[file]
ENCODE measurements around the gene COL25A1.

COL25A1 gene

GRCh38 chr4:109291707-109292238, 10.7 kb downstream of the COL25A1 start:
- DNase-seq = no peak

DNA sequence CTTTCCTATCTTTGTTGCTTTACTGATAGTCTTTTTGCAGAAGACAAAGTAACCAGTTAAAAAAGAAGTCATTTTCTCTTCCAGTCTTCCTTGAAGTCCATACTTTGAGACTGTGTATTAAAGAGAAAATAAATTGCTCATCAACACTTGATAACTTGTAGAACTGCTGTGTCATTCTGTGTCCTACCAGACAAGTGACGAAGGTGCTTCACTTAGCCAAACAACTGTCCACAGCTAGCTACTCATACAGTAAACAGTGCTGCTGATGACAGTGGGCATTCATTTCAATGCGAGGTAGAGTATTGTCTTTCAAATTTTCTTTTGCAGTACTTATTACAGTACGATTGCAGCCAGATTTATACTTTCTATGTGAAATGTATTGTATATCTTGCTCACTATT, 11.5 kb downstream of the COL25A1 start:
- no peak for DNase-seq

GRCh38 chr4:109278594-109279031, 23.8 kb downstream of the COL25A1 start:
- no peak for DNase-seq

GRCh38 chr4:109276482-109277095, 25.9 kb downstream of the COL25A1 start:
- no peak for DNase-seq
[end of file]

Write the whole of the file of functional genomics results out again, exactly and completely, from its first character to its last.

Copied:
ENCODE measurements around the gene COL25A1.

COL25A1 gene

GRCh38 chr4:109291707-109292238, 10.7 kb downstream of the COL25A1 start:
- DNase-seq = no peak

DNA sequence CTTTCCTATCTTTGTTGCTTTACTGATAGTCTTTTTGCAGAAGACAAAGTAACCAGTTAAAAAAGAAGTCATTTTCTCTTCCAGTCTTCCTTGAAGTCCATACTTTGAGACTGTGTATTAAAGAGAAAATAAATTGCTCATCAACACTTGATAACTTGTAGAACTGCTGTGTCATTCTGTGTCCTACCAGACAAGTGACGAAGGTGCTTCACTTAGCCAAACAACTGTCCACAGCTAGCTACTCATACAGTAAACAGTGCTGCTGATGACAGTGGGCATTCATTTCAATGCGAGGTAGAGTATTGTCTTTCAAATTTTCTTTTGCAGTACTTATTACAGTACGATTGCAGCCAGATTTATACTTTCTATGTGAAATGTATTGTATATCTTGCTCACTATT, 11.5 kb downstream of the COL25A1 start:
- no peak for DNase-seq

GRCh38 chr4:109278594-109279031, 23.8 kb downstream of the COL25A1 start:
- no peak for DNase-seq

GRCh38 chr4:109276482-109277095, 25.9 kb downstream of the COL25A1 start:
- no peak for DNase-seq